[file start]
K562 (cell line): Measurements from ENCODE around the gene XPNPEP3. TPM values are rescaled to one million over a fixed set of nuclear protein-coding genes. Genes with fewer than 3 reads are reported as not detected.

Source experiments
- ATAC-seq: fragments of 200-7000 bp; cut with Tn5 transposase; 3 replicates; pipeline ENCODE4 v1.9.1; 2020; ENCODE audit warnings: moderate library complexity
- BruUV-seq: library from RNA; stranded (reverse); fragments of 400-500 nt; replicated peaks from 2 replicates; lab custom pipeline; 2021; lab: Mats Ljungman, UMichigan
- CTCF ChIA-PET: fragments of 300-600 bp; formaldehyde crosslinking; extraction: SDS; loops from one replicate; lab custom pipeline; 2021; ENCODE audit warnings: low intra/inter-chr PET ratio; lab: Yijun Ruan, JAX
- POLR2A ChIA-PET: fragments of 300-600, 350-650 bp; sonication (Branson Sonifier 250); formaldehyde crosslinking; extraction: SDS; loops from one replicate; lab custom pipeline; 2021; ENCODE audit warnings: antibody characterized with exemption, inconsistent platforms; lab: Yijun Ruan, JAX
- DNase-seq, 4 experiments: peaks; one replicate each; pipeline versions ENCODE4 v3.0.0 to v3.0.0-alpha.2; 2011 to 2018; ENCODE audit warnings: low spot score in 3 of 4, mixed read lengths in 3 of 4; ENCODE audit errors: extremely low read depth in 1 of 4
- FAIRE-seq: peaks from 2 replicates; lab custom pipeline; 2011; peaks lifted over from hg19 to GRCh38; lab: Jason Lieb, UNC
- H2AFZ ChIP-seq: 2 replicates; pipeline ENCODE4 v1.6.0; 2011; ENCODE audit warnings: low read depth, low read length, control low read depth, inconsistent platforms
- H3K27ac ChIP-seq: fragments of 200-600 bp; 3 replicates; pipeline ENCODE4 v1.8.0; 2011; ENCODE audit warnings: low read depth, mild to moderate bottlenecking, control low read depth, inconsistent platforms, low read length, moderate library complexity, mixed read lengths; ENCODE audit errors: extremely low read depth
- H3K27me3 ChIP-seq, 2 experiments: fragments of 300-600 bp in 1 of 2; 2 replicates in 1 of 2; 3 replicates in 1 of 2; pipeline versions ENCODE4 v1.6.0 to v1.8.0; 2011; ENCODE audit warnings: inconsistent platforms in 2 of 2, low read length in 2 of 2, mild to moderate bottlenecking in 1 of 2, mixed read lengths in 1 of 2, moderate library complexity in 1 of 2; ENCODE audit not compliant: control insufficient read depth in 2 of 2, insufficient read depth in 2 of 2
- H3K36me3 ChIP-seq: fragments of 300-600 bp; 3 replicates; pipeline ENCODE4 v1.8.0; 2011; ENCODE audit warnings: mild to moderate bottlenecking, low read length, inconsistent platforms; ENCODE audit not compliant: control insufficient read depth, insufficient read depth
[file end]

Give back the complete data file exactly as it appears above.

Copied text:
K562 (cell line): Measurements from ENCODE around the gene XPNPEP3. TPM values are rescaled to one million over a fixed set of nuclear protein-coding genes. Genes with fewer than 3 reads are reported as not detected.

Source experiments
- ATAC-seq: fragments of 200-7000 bp; cut with Tn5 transposase; 3 replicates; pipeline ENCODE4 v1.9.1; 2020; ENCODE audit warnings: moderate library complexity
- BruUV-seq: library from RNA; stranded (reverse); fragments of 400-500 nt; replicated peaks from 2 replicates; lab custom pipeline; 2021; lab: Mats Ljungman, UMichigan
- CTCF ChIA-PET: fragments of 300-600 bp; formaldehyde crosslinking; extraction: SDS; loops from one replicate; lab custom pipeline; 2021; ENCODE audit warnings: low intra/inter-chr PET ratio; lab: Yijun Ruan, JAX
- POLR2A ChIA-PET: fragments of 300-600, 350-650 bp; sonication (Branson Sonifier 250); formaldehyde crosslinking; extraction: SDS; loops from one replicate; lab custom pipeline; 2021; ENCODE audit warnings: antibody characterized with exemption, inconsistent platforms; lab: Yijun Ruan, JAX
- DNase-seq, 4 experiments: peaks; one replicate each; pipeline versions ENCODE4 v3.0.0 to v3.0.0-alpha.2; 2011 to 2018; ENCODE audit warnings: low spot score in 3 of 4, mixed read lengths in 3 of 4; ENCODE audit errors: extremely low read depth in 1 of 4
- FAIRE-seq: peaks from 2 replicates; lab custom pipeline; 2011; peaks lifted over from hg19 to GRCh38; lab: Jason Lieb, UNC
- H2AFZ ChIP-seq: 2 replicates; pipeline ENCODE4 v1.6.0; 2011; ENCODE audit warnings: low read depth, low read length, control low read depth, inconsistent platforms
- H3K27ac ChIP-seq: fragments of 200-600 bp; 3 replicates; pipeline ENCODE4 v1.8.0; 2011; ENCODE audit warnings: low read depth, mild to moderate bottlenecking, control low read depth, inconsistent platforms, low read length, moderate library complexity, mixed read lengths; ENCODE audit errors: extremely low read depth
- H3K27me3 ChIP-seq, 2 experiments: fragments of 300-600 bp in 1 of 2; 2 replicates in 1 of 2; 3 replicates in 1 of 2; pipeline versions ENCODE4 v1.6.0 to v1.8.0; 2011; ENCODE audit warnings: inconsistent platforms in 2 of 2, low read length in 2 of 2, mild to moderate bottlenecking in 1 of 2, mixed read lengths in 1 of 2, moderate library complexity in 1 of 2; ENCODE audit not compliant: control insufficient read depth in 2 of 2, insufficient read depth in 2 of 2
- H3K36me3 ChIP-seq: fragments of 300-600 bp; 3 replicates; pipeline ENCODE4 v1.8.0; 2011; ENCODE audit warnings: mild to moderate bottlenecking, low read length, inconsistent platforms; ENCODE audit not compliant: control insufficient read depth, insufficient read depth